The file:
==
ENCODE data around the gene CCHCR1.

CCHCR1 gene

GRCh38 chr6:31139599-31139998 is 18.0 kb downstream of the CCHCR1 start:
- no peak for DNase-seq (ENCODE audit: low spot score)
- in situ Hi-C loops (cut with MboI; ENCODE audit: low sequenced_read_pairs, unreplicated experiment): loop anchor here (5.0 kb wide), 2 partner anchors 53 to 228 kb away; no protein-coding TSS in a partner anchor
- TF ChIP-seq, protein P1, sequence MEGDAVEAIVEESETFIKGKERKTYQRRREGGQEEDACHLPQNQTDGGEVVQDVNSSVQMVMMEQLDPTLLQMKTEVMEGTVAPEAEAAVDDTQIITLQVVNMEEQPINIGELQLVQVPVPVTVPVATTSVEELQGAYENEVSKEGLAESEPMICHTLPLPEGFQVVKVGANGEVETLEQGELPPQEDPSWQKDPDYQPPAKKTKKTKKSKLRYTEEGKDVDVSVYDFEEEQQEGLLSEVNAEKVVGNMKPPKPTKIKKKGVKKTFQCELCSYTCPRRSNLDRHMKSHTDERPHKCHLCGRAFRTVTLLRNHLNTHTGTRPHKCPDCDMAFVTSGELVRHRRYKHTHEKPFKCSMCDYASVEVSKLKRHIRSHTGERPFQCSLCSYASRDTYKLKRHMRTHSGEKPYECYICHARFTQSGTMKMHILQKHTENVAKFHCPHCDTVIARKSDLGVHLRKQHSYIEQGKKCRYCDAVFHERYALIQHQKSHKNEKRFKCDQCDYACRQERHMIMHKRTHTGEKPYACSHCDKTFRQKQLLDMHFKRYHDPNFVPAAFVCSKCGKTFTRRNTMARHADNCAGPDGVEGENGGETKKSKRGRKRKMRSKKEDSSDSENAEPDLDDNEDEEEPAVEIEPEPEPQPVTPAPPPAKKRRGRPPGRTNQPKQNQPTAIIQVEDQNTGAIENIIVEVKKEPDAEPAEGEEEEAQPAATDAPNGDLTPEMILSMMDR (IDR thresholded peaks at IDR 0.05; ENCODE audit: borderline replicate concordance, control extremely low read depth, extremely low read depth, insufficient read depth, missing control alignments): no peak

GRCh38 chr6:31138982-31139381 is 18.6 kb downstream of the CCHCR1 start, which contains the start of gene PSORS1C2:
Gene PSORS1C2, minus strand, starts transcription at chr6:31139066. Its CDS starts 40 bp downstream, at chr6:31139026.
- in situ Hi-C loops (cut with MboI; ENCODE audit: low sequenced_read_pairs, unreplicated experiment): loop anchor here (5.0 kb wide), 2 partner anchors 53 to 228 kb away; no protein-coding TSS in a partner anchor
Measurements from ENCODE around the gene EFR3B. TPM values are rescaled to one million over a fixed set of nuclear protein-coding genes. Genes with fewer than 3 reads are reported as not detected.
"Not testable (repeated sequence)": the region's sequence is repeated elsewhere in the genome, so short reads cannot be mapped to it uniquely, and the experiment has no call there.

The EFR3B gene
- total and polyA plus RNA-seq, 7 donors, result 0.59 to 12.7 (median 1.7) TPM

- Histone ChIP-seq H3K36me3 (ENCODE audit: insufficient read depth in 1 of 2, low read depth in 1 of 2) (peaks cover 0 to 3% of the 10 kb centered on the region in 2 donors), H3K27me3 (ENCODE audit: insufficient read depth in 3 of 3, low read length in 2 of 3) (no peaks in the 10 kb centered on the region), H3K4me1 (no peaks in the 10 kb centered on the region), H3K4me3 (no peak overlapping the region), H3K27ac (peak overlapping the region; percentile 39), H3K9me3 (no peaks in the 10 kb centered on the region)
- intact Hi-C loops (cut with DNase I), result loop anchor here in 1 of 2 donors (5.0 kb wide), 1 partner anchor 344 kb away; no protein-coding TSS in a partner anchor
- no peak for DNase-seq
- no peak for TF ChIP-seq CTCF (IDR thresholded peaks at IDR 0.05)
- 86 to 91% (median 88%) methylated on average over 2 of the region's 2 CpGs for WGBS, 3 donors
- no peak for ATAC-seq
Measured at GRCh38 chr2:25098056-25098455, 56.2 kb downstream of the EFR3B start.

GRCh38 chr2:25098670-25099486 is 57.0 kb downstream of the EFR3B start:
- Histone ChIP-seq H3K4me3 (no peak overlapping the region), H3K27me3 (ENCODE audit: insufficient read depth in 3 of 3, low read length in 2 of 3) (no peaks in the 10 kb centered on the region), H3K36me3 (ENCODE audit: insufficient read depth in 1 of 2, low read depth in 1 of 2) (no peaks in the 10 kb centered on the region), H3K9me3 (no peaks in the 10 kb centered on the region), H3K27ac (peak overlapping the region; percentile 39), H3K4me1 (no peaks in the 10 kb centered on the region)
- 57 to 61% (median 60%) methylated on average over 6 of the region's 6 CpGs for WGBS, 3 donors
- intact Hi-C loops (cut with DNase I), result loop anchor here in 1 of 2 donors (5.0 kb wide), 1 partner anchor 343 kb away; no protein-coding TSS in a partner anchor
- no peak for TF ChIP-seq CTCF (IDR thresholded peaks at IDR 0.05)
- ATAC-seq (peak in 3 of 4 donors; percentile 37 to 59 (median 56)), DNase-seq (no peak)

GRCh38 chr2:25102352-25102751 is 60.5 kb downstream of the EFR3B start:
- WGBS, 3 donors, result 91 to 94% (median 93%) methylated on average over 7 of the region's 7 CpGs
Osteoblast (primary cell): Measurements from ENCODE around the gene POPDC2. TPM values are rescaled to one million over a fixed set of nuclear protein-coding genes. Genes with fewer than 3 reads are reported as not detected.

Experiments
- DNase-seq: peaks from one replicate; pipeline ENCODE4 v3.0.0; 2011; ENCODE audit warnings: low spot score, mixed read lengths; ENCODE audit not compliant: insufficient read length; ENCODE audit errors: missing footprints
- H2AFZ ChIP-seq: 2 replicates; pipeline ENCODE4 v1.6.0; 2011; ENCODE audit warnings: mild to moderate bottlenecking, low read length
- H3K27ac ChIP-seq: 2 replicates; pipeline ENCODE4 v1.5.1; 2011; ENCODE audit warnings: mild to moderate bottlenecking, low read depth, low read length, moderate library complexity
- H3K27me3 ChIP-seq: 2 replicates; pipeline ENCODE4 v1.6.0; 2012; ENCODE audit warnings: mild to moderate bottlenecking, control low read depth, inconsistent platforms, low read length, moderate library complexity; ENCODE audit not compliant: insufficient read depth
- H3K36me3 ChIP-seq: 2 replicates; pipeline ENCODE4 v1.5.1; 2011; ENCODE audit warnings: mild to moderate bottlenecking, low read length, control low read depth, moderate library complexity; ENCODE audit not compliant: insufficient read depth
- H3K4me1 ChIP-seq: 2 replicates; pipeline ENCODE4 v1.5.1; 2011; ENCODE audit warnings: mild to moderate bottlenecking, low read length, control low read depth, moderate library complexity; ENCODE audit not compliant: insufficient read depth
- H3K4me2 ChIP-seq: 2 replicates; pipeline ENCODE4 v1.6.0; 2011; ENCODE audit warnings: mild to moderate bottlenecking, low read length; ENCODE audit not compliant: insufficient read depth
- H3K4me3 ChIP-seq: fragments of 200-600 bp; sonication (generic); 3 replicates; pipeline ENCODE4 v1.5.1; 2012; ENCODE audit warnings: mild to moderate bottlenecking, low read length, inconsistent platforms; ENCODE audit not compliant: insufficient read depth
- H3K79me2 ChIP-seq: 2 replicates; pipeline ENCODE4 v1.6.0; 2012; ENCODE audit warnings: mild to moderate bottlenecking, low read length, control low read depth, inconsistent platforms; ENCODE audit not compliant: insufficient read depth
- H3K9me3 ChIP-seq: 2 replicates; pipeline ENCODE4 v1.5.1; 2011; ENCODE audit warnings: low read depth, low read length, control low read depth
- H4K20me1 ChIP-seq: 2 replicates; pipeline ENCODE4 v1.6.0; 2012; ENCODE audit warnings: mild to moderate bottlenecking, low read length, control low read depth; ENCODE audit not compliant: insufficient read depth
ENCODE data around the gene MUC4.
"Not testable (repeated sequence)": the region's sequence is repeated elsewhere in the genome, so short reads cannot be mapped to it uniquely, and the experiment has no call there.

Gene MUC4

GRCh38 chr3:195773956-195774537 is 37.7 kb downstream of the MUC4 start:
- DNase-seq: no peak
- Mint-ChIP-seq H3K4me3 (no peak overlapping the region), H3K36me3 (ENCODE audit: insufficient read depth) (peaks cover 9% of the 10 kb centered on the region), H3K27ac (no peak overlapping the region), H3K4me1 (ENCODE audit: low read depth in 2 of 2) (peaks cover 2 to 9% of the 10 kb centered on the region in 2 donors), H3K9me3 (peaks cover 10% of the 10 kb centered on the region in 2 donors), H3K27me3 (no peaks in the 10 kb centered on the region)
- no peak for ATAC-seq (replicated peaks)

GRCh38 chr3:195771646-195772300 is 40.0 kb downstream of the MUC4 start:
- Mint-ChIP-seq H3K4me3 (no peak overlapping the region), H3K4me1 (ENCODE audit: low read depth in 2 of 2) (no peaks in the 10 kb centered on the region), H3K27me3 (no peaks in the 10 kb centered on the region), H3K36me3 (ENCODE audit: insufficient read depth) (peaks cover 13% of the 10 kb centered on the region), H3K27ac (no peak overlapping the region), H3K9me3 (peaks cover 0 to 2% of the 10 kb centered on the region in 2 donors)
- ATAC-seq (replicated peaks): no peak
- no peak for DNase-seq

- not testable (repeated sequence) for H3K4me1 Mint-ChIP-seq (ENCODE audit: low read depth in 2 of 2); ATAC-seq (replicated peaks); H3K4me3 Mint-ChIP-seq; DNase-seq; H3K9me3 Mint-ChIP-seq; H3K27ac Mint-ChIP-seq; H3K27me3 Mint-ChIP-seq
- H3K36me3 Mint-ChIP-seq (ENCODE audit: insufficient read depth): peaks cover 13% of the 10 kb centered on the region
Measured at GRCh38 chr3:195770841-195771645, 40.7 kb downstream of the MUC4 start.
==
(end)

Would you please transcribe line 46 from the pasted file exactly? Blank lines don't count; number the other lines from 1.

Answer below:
- DNase-seq: no peak